Although Spanish has successfully endured in some parts of the country, there is evidence that language shift may be underway for some speakers, even in communities where Spanish is ostensibly thriving. For example, there is some preliminary evidence that Spanish may not have the staying power for Miami Cubans that many people once assumed (see: Lynch 2000; Resnick 1988; Zurer Pearson & McGee 1993). Many young second-generation Mexican-Americans in Raleigh, ., where the Hispanic population increased approximately 400 percent between 1990 and 2000, report a preference for English use with peers and siblings, despite the presence of a strong Spanish-speaking community (Carter 2004). In sum, many Hispanics may perceive the access to social opportunity that English language-use affords as outweighing the cultural, social and familial benefits of maintaining Spanish.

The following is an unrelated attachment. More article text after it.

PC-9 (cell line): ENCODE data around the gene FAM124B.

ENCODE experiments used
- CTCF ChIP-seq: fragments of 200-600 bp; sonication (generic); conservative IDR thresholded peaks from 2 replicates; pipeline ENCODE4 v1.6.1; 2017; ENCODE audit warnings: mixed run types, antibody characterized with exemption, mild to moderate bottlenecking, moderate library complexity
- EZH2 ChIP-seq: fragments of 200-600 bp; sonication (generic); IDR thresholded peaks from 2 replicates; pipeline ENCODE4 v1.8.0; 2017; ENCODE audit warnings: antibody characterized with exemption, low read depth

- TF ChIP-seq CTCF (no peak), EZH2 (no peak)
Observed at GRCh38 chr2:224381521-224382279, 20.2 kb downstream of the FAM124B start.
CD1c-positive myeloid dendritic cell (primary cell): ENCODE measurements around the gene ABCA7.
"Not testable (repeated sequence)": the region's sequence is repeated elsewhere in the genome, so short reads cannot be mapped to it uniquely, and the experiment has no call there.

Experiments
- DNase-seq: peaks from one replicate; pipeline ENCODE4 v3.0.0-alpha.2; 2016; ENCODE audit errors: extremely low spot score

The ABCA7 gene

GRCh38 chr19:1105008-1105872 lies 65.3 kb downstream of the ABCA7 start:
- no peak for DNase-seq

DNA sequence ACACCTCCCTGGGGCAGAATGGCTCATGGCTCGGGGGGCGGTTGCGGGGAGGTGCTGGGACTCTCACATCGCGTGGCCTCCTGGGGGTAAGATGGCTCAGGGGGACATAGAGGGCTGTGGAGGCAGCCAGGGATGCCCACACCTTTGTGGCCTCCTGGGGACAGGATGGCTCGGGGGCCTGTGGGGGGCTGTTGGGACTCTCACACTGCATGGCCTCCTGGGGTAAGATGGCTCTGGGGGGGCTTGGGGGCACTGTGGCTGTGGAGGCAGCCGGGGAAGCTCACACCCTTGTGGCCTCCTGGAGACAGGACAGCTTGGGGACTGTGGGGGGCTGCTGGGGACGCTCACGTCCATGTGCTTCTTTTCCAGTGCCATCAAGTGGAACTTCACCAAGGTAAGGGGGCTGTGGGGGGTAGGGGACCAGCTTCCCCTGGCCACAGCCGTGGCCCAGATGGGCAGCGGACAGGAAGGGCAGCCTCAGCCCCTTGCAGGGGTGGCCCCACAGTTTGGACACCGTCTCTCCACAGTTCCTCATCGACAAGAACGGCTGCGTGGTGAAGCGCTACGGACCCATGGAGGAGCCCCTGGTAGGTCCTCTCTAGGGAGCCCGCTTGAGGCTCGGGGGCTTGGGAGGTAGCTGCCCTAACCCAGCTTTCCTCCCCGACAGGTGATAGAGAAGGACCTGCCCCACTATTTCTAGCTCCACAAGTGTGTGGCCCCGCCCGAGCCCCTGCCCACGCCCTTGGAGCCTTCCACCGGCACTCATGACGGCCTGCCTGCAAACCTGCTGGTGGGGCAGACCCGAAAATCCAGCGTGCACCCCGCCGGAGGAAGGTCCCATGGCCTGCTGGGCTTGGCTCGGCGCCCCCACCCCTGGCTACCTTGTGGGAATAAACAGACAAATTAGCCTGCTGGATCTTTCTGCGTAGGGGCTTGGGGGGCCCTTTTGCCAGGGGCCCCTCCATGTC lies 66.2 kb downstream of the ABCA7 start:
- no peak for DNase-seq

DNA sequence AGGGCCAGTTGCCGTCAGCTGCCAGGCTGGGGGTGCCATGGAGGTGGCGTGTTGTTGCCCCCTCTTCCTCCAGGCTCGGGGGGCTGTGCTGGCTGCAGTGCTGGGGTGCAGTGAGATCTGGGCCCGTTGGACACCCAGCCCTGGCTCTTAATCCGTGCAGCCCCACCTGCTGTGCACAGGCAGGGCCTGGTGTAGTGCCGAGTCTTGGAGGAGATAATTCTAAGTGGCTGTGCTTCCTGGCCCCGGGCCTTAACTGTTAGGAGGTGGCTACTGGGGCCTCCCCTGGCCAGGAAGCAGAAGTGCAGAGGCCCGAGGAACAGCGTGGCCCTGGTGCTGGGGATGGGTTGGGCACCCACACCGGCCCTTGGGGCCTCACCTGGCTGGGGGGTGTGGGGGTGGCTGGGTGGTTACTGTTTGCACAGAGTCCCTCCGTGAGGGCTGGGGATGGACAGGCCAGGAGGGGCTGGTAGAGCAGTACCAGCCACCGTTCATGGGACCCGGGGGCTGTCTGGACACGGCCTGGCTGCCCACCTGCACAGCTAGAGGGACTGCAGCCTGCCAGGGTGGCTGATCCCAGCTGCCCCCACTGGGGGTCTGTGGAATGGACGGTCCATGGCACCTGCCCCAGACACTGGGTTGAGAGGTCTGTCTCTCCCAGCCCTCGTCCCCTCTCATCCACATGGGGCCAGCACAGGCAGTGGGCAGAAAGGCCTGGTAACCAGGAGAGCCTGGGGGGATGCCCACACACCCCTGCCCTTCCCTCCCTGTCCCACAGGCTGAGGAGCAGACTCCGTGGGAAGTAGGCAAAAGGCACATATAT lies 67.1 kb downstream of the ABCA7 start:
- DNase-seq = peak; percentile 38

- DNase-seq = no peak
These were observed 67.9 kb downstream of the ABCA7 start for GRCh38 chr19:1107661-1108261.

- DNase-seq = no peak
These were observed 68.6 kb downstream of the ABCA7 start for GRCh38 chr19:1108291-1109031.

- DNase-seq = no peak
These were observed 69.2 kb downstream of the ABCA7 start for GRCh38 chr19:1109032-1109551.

In the months following the Spanish-American War, the winds of expansionism blew strongly across the United States. There was a lot of talk about "Manifest Destiny," and many people suggested that America should assume its role as a world power. In Congress, legislators called for the annexation of all Spanish territories. Some newspapers even suggested the annexation of Spain itself. Expansionists such as Roosevelt, former President Harrison, and Captain Mahan argued for creating an American empire. Others, including Grover Cleveland, Andrew Carnegie, and Mark Twain, opposed these ideas.